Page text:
4) Pinterest – Market Your Product Like It’s Exclusive
Exclusivity is a distinguishing factor for many brands. For startups, in particular, manufacturing an air of exclusivity around your product buys you time to increase your capacity.
Once you’re visible online, you may experience an unprecedented number of inquiries for your business. While this may look great for the coffers, it could also put you in a compromising position if you’re not equipped to handle those numbers just yet. If people believe they’re on a waiting list to join an elite club, they’ll have more patience while you improve your processes and capacity.
Pinterest is a prime example of this because it had super long waiting lists and operated on a strict ‘invite only’ model at first. This made people eager to “join the club” and created excitement around the product. Language such as “Apply to join” or “Membership closed” only made people want it more.
5) – Netflix – Change the game
Growth hacking examples don’t get much more transformative than Netflix, which started as a DVD rental company in 1997. As company co-founder Reed Hastings revealed, becoming the major player in online video streaming was always in the plan, hence the company name.
Netflix’s USP was letting people watch what they wanted, whenever they wanted, and that’s still a core component of their success.
One technique the company used was to split into two businesses, for DVDs and online streaming, and use the profits from one to fund the expansion of the other.
Other growth hack techniques Netflix used include:
- Acquiring and streaming popular TV shows so audiences would subscribe to watch them
- Building a strong social media presence to connect with those who love entertainment
- More recently, hiring the best talent to create great content that would encourage people to subscribe
The company now has more than 117 million streaming subscribers.
6) – McDonald – Location Location Location
Consider the highway system built in America starting in the 1950s. McDonald’s understood that the interstate roads were a new channel for getting customers, and they took advantage of this. Exits are littered with golden arches to this day. This was an example of off-line growth hacking (if there is such a thing).
7) – Whatsapp – Fill A Market Gap & Let Word-Of-Mouth Do The Talking For You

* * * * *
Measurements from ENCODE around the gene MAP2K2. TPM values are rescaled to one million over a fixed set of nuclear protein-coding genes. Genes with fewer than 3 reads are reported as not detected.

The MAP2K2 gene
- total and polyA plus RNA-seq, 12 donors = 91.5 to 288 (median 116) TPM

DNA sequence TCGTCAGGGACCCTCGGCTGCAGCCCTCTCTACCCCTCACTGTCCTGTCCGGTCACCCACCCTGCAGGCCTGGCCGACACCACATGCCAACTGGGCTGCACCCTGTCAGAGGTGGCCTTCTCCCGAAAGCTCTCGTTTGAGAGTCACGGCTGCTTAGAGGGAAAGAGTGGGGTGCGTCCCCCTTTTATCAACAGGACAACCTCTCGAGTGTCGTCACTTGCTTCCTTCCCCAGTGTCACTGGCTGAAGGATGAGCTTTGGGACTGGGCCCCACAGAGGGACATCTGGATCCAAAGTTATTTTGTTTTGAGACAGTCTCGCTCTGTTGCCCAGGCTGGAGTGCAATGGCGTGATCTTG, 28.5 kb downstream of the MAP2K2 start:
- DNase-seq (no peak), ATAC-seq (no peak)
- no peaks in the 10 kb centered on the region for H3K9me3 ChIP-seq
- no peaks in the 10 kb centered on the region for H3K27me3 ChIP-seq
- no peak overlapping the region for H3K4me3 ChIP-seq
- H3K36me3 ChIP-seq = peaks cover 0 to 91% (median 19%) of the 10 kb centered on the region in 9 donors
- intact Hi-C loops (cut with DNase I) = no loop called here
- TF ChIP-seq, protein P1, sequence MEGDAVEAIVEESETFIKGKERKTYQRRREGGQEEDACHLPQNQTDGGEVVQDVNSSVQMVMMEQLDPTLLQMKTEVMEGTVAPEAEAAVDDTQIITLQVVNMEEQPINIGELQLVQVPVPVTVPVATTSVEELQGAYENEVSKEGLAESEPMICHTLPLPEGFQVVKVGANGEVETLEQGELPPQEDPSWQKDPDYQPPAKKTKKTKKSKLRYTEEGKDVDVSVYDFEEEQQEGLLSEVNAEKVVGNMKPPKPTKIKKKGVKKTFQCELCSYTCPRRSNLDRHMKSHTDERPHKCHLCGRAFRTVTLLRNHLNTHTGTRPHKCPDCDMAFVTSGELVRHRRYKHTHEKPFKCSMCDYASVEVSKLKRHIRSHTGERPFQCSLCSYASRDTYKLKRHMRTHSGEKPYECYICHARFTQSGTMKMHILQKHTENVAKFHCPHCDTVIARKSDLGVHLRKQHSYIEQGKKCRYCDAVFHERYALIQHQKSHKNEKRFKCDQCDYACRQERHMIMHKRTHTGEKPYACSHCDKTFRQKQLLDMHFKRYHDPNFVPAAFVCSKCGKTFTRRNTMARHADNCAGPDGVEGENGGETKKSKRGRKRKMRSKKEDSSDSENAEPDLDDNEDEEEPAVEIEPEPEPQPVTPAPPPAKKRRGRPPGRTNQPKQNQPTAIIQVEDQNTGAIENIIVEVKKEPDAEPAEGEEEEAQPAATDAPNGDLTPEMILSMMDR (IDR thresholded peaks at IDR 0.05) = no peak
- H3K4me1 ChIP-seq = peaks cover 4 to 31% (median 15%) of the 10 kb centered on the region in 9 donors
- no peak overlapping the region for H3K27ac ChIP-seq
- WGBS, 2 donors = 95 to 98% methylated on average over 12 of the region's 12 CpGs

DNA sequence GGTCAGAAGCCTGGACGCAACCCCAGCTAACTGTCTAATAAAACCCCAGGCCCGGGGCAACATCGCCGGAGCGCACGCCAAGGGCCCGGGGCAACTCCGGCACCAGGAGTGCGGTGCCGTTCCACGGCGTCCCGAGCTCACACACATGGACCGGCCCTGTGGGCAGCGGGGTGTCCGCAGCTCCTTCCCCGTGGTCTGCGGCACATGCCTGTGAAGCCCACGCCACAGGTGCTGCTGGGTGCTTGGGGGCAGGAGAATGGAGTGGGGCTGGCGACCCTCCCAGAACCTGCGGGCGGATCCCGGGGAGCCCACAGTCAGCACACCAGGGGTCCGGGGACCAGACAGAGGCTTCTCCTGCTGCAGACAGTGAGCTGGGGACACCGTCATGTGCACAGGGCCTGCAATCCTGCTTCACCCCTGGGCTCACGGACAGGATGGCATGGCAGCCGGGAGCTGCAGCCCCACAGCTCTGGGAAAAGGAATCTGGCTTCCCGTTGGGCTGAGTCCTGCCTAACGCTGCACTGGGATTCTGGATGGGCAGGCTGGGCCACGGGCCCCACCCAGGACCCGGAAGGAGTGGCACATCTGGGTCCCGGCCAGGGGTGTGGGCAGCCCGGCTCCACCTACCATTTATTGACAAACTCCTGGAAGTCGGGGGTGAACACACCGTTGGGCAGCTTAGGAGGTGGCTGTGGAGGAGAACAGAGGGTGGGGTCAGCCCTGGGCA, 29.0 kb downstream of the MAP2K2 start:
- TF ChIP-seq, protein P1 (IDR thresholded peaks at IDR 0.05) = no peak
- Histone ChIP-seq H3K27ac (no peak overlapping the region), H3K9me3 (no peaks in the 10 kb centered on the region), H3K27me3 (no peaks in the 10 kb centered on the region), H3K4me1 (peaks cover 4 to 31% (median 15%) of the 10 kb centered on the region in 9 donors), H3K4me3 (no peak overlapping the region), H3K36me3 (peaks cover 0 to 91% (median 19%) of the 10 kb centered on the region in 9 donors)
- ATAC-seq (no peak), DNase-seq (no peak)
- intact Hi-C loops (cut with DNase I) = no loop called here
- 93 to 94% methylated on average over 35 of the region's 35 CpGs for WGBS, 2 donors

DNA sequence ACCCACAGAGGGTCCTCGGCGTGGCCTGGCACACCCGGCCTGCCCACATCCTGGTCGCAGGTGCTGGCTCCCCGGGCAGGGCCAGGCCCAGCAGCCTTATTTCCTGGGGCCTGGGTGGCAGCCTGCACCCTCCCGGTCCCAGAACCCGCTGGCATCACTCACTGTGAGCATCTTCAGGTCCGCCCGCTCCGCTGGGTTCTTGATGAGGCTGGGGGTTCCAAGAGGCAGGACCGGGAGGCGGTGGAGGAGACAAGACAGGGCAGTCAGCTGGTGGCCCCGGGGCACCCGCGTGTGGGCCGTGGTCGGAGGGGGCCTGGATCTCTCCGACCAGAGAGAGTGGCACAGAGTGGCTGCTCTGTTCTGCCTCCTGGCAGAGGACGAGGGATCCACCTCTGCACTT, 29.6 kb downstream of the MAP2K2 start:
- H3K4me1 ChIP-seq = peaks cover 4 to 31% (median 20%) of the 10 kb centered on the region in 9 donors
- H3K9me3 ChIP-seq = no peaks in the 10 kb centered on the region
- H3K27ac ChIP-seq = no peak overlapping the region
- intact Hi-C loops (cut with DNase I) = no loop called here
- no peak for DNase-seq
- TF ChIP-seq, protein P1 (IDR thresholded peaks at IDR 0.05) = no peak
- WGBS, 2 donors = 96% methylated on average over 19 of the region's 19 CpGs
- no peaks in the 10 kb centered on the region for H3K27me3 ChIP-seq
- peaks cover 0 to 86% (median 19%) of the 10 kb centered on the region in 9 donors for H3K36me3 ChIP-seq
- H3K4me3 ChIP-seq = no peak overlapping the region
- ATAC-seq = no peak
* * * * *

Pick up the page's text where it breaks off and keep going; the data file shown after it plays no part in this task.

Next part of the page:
The longest standing form of marketing is word-of-mouth. Verbal communication (and in the digital age, even textual and visual content) is the strongest referral you could have. This example for growth hacking focuses on chiselling a product to perfection until its place in the market becomes undeniable.
The social media giant, WhatsApp worked on perfecting its product to the point where it sold itself. The better the application’s updates got, the more people recommended those around them to sign up. As it stands, over a billion people around the globe use WhatsApp daily.
8) Instagram – Take the feedbacks into account and build a better product
Originally, the founders dabbled with a social network app called Burbn for whiskey drinkers. They realized that the most-used feature of the app was their photo sharing mechanism.
Only then did they begin looking at photography apps, which they thought was a saturated market already.
Talking back and forth with users, they eventually realized that for all the apps out there, sharing photos was either too complicated or not the main feature of the app.
They simply took the best parts of all the apps they knew, like Hipstamatic’s photo filters and Burbn’s way of sharing, removed everything else, and voila! They produced a great app that everyone already wanted.
As you can see, with the right know-how, there are many more ways to get around not having a marketing budget to get the results you need quickly. All you need is to put on your innovative thinking cap and be willing to take calculated chances. If your growth hack works, then great. If not, try the next one and keep it moving.